Every week Vulture highlights the best new music. If the song is worthy of your ears and attention, you will find it here. Read our picks below, share yours in the comments, and subscribe to the Vulture Playlist for a comprehensive guide to the year’s best music.
Willow Smith, “Boy”
Willow Smith gets it. Willow Smith is it, and she’s a Gen-Z sage, as evidenced by her beautiful, dreamy new album The 1st. I would call it “surprising,” but if you’ve been following the youngest Smith’s evolving musical identity since the days of “Whip My Hair,” you know she’s been steadily putting out lovely, strange, and flat-out impressive jams for years — despite being just 17. In a full album of delights, “Boy” stands out as a ridiculously perfect youth ballad. It’s autobiographical (“I come from a cluster of super bright stars, and probably to him it feels scary to reach that far”). It’s angsty (“Hey mom I met a boy, he’s super sad. But I think that I love him. Is that bad?”), and it’s filled with teenage insecurity.
Smith’s proverbial Boy of course plays guitar, likes Quentin Tarantino, and wakes up to panic attacks, but the rich, beautiful, and preternaturally talented Girl (herself) who sings about exploring galaxies is still afraid he thinks she’s boring. But beyond youthful agita, Smith has managed to tap into some timeless truths about the beauty and pain of relationships: “Anxiety attacks when I wake up in the morning. Dude, how come this is wack? Is love just torment?” Give me more of these transcendental lullabies, but next time in that inexplicable British accent. —Jordan Crucchiola (@jorcru)
Sam Smith,”Midnight Train”
You’re going to want to hate “Midnight Train” because it’s the spitting image of Radiohead’s “Creep.” That’s fine. But what’s the point of hating a gorgeous rip-off of an already gorgeous song? He certainly didn’t make the original worse. Even if Smith faces another lawsuit for this (he also once borrowed a little too much from Tom Petty), consider the trouble worth it. The song also gets better if you imagine Smith purposely did this just to further troll Radiohead, a band he will probably still tell you he doesn’t know. —Dee Lockett (@Dee_Lockett)
Statik Selektah ft. Run the Jewels, “Put Jewels on It”
Killer Mike and El-P use their best ’90s New York flows on Statik Selektah’s “Put Jewels on It,” from his upcoming album 8. “Hey Statik, meet me at Max Fish, man, like 2 a.m.,” El-P begins in the intro, giving a nod to his favorite Lower East Side bar before launching into a classically wordy verse. Combined with the beat — which in true Statik Selektah fashion, is packed with scratches, samples, and driven by a DJ Premier–inspired bass line — El’s “lyrical miracle” style rapping could turn the song into a work of ’90s “real hip-hop” pastiche. But as he always does, Killer Mike restores equilibrium in the second verse, loosening the song’s rigid tone with his Dirty South twang, while managing to keep up with El’s lyrical complexity. “Put Jewels on It” proves, once again, that this sense of balance is what makes Run the Jewels work so well. On their own, El and Mike are good, but together they are practically untouchable. As Killer Mike says on the track, “I only trust Jamie, I don’t trust nobody / And if you fuck with him, bullet holes in yo’ body.” —Corinna Burford (@coriburford)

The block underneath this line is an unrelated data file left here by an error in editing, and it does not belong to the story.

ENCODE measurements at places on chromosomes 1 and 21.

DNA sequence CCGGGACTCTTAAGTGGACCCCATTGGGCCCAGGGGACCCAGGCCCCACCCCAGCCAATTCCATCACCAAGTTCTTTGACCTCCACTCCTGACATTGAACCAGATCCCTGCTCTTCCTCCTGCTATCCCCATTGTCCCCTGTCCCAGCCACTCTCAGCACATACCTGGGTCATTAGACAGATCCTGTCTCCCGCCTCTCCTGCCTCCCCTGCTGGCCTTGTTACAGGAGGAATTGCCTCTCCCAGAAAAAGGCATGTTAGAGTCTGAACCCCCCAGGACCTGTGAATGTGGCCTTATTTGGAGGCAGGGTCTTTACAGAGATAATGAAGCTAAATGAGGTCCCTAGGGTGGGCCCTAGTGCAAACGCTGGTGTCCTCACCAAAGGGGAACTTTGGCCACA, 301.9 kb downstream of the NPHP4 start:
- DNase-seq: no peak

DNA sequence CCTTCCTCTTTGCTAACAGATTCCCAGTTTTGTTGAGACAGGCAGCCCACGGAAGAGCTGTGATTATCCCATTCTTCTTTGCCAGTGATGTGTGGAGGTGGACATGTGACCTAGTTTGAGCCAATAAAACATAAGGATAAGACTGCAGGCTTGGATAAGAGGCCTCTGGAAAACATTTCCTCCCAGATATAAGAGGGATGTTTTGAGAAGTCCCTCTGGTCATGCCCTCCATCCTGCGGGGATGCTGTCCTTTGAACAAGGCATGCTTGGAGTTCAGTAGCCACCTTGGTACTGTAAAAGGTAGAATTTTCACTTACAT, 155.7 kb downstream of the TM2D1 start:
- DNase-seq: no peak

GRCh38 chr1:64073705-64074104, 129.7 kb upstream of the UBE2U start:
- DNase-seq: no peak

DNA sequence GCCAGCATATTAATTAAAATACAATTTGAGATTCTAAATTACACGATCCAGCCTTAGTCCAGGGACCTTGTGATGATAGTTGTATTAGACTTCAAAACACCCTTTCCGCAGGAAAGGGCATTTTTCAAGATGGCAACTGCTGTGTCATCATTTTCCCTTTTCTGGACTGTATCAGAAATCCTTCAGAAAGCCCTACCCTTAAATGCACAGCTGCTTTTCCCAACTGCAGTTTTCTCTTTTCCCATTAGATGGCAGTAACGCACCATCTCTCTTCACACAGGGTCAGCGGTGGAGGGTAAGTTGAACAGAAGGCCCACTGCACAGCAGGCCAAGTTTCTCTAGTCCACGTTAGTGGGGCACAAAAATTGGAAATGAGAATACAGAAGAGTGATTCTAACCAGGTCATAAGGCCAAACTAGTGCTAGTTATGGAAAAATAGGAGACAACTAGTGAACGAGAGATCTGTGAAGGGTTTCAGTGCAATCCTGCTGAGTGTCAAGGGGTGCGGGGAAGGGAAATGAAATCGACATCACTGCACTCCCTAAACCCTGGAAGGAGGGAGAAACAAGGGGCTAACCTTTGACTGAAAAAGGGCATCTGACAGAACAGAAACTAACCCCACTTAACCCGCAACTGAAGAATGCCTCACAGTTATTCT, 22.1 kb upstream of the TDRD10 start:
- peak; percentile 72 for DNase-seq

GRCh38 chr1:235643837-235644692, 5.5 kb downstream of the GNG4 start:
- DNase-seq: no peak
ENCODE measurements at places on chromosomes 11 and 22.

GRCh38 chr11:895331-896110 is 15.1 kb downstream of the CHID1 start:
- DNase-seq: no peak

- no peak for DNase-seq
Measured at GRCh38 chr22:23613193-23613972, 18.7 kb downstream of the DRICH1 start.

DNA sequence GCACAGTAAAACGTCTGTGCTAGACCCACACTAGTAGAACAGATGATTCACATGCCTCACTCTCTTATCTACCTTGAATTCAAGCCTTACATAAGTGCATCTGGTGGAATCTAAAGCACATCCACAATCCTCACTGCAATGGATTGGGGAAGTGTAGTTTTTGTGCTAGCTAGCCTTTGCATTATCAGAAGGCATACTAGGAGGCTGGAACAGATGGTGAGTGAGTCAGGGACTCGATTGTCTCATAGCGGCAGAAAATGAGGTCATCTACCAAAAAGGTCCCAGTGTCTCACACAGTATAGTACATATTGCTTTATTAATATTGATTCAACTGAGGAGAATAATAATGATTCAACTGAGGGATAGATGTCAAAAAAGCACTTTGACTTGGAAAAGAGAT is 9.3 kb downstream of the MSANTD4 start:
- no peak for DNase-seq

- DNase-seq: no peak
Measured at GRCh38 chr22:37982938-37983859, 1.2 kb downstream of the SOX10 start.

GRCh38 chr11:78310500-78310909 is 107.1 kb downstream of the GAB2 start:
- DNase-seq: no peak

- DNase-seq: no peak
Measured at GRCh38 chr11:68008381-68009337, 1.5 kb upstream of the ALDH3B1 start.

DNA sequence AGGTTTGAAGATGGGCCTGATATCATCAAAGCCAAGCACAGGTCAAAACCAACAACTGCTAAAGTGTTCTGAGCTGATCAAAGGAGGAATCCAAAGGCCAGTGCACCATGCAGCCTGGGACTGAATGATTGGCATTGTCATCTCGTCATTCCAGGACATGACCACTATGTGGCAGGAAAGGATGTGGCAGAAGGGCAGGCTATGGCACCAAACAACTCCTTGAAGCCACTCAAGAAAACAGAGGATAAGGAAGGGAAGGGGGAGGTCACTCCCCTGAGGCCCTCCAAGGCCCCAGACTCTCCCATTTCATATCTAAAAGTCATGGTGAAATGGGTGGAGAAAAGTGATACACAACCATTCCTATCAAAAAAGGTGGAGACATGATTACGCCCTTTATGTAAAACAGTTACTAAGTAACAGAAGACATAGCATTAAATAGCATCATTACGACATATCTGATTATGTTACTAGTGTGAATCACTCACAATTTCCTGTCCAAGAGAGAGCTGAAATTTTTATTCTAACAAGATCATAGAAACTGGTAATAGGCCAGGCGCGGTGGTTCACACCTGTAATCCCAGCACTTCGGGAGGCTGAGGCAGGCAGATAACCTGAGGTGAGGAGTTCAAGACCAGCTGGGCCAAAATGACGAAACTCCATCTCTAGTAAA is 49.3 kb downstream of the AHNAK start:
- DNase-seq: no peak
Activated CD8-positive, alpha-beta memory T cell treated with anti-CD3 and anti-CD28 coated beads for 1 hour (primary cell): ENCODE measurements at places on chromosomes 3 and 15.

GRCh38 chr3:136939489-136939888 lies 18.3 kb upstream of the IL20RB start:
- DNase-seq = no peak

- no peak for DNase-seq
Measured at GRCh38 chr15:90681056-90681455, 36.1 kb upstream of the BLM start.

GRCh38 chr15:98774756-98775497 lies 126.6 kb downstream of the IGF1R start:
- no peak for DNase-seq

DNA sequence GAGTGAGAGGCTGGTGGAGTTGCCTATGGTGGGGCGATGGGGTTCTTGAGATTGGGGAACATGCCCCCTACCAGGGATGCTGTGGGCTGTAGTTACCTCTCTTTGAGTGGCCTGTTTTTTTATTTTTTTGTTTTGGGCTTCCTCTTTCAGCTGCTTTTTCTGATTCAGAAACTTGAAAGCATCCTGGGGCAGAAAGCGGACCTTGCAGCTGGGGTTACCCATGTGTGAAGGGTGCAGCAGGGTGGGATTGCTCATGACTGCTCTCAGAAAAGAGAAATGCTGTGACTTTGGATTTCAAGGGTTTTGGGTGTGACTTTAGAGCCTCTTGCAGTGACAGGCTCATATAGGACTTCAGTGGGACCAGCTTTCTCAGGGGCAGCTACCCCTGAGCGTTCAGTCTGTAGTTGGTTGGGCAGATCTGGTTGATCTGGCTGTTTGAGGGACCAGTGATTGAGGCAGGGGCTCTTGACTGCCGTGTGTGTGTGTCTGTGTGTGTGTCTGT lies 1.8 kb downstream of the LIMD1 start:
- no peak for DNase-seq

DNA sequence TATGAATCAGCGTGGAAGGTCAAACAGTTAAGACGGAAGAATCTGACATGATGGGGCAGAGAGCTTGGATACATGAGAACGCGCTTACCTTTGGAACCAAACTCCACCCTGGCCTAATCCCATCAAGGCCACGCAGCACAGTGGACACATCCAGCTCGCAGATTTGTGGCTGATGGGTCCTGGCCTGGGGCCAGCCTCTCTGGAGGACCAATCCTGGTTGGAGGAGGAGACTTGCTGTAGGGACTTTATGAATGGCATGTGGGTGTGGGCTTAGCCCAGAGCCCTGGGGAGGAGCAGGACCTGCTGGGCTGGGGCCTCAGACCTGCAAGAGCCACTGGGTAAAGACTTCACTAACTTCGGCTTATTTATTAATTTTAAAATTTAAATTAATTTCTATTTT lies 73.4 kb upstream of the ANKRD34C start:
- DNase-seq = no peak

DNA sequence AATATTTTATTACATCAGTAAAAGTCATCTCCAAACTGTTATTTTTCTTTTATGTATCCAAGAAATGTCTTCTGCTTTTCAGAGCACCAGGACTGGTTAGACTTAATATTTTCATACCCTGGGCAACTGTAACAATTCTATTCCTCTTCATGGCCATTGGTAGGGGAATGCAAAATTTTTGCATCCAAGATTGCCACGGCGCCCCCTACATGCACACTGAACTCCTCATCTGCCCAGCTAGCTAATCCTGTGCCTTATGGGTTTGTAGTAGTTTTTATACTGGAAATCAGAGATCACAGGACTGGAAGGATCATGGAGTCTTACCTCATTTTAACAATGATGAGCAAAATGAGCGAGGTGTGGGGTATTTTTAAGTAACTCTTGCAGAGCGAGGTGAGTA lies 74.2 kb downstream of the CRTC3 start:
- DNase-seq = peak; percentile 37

You want to root for Shamir. He was supposed to be a leader among a new wave of genre-less, gender-ambivalent, indie-ish artists, but that was never the image he wanted. After his 2015 debut album, Shamir said to hell with being an industry puppet, retreated to Philly, had a mental breakdown, then reemerged earlier this year with a whole new sound. This is not an artist who wants to be defined, but he has leaped into a hole carved out by the lo-fi collective. He’s now making bedroom punk, sort of. His second album this year, Revelations, is a scatterbrained, no-budget, awful, mesmerizing half-hour view inside the mind of an artist who, if nothing else, at least feels free. The project sounds like what you expect working through the worst episodes of mental illness — Shamir had a suicide attempt and was recently institutionalized — might produce. A lot of the album dances around that subject, but “Blooming” is his fight song. “I’m too strong to just lay down and die,” he sing-chants over some straightforward guitar and drums. Like I said, it’s hard not to root for him. —DL
Tom Misch, “Movie”
Sometimes you just need some sentimental, slow-moving white soul, you know? —JC
Damn, Yaeji really knows how to construct a vibe. The New York producer-rapper known for her international vision of what deep house can sound like has a tremendous new EP out. You might’ve heard her Drake cover of “Passionfruit” from it, or the intoxicating “drink i’m sipping on.” I now direct your attention to “raingurl,” a Korean-English stripper’s anthem. Hear this song and know that it might send your body twerking on over to the nearest pole, and that’s okay. Just let the thrusting beat take you where you didn’t know you needed to go. —DL